3 tbs coconut aminos (or tamari sauce)
1 tsp sesame oil
1 tsp maple syrup
3 large salmon filets
olive oil for cooking
1 garlic clove, mashed
1 small red onion, sliced into thin strips
2 carrots, cut into thin ribbons
2 small zucchini (courgette), cut into thin ribbons
1 bag baby spinach leaves (optional)
Mix together 2 tbs coconut aminos with the sesame oil and maple syrup, stir well. Place salmon fillets in a glass container, skin side up, and pour marinade over. Cover, and marinate in the refrigerator for at least 1 hour to overnight.
Preheat the oven to 400℉
Heat a cast-iron pan over medium-high heat and add the salmon (skin-side up) and its marinade. Cook for 4 minutes and turn over.
Place in the oven and cook for about 7 minutes or until done. You may turn the broiler on high and brown the fish for a minute or two.
Heat another pan over medium heat, add olive oil, garlic, onion, and carrot and zucchini ribbons. Stir-fry for 2-3 min or until soft. Add baby spinach, if using, and the remaining tbs of coconut aminos.
Split the veggies onto two plates, and serve fillets on top of them.
You may serve it with white rice.
What are the benefits of this dish?
Certain nutrients are essential for health but are difficult to obtain from the diet (even if following a whole food, nutrient-dense diet). Vitamin D is one of them.
This fat-soluble vitamin can be synthesized in the skin, by activation of cholesterol by the UVB rays from the sun, and it can also be obtained from a few foods. Good sources of vitamin D include cold-water fish (mackerel, salmon, sardines, anchovies, and herring), trout, fish liver oils, beef liver, eggs, and mushrooms.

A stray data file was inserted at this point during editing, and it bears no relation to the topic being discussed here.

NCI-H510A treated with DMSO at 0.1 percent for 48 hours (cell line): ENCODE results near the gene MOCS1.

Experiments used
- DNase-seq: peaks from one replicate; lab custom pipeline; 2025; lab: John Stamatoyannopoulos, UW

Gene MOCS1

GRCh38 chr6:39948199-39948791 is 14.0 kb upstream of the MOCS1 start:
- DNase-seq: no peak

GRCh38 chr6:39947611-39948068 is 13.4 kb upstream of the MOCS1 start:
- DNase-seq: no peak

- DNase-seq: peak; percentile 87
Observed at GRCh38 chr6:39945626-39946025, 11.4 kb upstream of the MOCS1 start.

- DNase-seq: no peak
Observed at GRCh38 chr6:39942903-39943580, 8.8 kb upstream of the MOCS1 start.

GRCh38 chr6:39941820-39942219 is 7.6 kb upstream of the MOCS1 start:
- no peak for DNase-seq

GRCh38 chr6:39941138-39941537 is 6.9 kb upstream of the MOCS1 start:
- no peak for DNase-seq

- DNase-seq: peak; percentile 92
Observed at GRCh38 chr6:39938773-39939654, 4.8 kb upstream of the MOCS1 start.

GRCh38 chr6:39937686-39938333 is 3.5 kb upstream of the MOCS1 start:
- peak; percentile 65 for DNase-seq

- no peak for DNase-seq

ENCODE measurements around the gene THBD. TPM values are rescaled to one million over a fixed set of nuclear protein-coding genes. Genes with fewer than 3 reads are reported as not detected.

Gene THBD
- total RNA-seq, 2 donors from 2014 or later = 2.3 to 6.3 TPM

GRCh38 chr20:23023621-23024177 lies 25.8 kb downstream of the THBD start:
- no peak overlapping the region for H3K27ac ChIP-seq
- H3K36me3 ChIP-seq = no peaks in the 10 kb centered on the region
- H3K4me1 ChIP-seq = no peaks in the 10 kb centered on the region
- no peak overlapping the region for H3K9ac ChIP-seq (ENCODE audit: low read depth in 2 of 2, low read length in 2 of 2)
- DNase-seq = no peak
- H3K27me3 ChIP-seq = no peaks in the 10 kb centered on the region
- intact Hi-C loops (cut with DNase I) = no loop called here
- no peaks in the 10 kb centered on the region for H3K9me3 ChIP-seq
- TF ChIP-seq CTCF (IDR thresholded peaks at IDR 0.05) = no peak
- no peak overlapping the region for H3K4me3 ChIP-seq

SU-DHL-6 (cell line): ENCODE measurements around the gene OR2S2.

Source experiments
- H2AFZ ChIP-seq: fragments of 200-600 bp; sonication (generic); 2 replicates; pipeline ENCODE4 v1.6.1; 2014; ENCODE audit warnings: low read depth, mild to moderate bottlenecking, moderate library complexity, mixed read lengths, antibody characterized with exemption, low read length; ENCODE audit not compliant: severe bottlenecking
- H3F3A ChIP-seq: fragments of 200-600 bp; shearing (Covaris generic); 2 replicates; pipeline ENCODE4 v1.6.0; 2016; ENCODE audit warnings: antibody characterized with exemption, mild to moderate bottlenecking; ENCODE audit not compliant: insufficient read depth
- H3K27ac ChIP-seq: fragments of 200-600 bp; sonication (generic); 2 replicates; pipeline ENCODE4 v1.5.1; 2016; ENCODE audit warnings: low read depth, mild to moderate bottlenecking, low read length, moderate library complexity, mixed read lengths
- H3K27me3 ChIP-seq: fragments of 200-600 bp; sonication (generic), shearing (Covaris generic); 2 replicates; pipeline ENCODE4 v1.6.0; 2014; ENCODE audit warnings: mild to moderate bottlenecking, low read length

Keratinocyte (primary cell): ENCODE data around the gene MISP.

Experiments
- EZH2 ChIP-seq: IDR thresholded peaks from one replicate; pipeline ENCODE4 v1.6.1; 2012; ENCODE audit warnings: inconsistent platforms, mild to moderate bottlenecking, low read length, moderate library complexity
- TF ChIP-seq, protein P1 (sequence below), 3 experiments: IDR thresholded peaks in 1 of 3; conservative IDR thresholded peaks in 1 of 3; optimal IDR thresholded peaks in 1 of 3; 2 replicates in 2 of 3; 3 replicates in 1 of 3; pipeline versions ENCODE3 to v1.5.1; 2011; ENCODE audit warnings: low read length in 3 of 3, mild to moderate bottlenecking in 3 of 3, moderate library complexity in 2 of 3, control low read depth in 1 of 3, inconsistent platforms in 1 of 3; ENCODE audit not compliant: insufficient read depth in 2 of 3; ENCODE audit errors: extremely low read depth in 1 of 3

Vitamin D is essential for bone maintenance and development, but it is also required for proper immune, endocrine, and cardiovascular function.
Proper levels of vitamin D are needed to maintain the gut microbiome in balance and are also needed to maintain the integrity of the intestinal lining. This is particularly important if you suffer from intestinal permeability (aka leaky gut).
Studies have shown that vitamin D deficiency is associated with an increase in the risk of developing heart disease, cancer, diabetes, asthma, and autoimmune diseases.
This makes it very important to make sure our intake of foods rich in this vital vitamin is good. You should aim to consume good food sources of vitamin D, 3-5 times per week. Salmon is a fantastic choice.